The clinical trial is the "first study in history to show that any intervention can reduce your risk of developing mild cognitive impairment, an early form of dementia," said lead researcher Dr. Jeff Williamson. He is a professor of gerontology and geriatric medicine at Wake Forest School of Medicine, in Winston-Salem, N.C.

"What is good for your heart in terms of blood pressure-lowering is also good for your brain," Williamson added. He noted that the trial ended early, which likely affected the dementia result. "We just didn't have enough dementia cases develop over time" in the group with less-restricted blood pressure, he explained.

High blood pressure affects more than three-fourths of people over the age of 65, and it has been identified as a potential risk factor for MCI and dementia in observational studies, the study authors said in background notes.

The new clinical trial focused on nearly 9,400 people, average age 68, who had been randomly assigned to treatment that would keep their systolic blood pressure at or below a goal of either 120 or 140 mm Hg.

Participants were all at high risk for heart disease, and the clinical trial initially was aimed at seeing whether a more stringent blood pressure goal would save lives.

The planned five-year trial ended early, after a little over three years, because the group kept at 120 systolic blood pressure fared so much better than the other group, the researchers said.

The lower blood pressure goal "prevented death, stroke, heart attack and heart failure so much more quickly and so much more powerfully," that people in the 140 systolic group were allowed to go on the same therapy as the lower blood pressure group, Williamson said.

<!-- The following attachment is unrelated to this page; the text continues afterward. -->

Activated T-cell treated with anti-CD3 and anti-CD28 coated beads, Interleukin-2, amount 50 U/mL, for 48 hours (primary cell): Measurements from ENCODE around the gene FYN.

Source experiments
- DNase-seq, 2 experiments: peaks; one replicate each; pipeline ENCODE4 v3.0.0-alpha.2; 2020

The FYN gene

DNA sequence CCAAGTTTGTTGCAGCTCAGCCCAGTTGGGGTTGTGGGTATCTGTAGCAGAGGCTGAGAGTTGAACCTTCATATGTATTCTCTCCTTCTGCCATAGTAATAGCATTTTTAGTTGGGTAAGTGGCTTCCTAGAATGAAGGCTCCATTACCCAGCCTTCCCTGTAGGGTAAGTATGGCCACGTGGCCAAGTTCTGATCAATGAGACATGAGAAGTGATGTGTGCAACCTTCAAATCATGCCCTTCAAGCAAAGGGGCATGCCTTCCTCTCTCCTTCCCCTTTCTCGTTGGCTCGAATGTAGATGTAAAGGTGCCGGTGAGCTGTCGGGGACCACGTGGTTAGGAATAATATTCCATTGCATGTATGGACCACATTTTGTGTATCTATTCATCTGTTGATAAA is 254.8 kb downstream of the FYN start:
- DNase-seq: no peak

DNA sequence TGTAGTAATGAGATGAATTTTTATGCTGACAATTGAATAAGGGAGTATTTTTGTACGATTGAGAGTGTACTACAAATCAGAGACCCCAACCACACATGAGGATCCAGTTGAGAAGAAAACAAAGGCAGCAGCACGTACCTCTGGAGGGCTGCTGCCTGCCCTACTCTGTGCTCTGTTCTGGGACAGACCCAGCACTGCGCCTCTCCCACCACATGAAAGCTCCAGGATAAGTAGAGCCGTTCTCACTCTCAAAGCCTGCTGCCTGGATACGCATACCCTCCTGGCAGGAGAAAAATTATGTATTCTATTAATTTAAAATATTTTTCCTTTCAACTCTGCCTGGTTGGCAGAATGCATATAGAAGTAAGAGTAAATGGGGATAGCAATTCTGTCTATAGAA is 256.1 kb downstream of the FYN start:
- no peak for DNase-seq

But an offshoot of the trial continued to track the participants, to see whether tight blood pressure control had any effect on risk of developing dementia or mild cognitive impairment.

After five years of follow-up, the investigators found that tighter blood pressure control reduced the risk of MCI by 19 percent, and the risk of MCI or probable dementia combined by 15 percent.

The 120 systolic group also had a 17 percent reduced risk of dementia, but that result was not statistically significant, according to the report.

The Alzheimer's Association has agreed to provide funding to keep tracking the patients for another couple of years, Williamson said.

"We feel additional follow-up of this cohort will provide the last piece of the puzzle we need," he said.

There are a couple of ways blood pressure could influence brain health, Williamson suggested. High blood pressure could damage the tiny blood vessels in the brain, harming brain tissue. It also could affect the amount of toxic substances that enter and lodge in the brain.

Dr. Kristine Yaffe is chief of neuropsychiatry and director of the Memory Disorders Clinic at the San Francisco Veteran's Affairs Medical Center. She said that even though the trial didn't meet its primary endpoint of significantly reducing dementia, it's still "exciting because it reminds us how important cardiovascular disease and vascular health is to the brain and to cognition."

Yaffe, who wrote an editorial accompanying the results, added, "I think you can't throw the baby out with the bathwater. You have to look at the whole picture here. They found an effect on MCI, which is the first time anybody's shown a way to reduce MCI. Now we need to study this more. I think there's a lot more we can try and understand."

The clinical trial was published online Jan. 28 in the Journal of the American Medical Association.

More information

The Alzheimer's Association has more about mild cognitive impairment.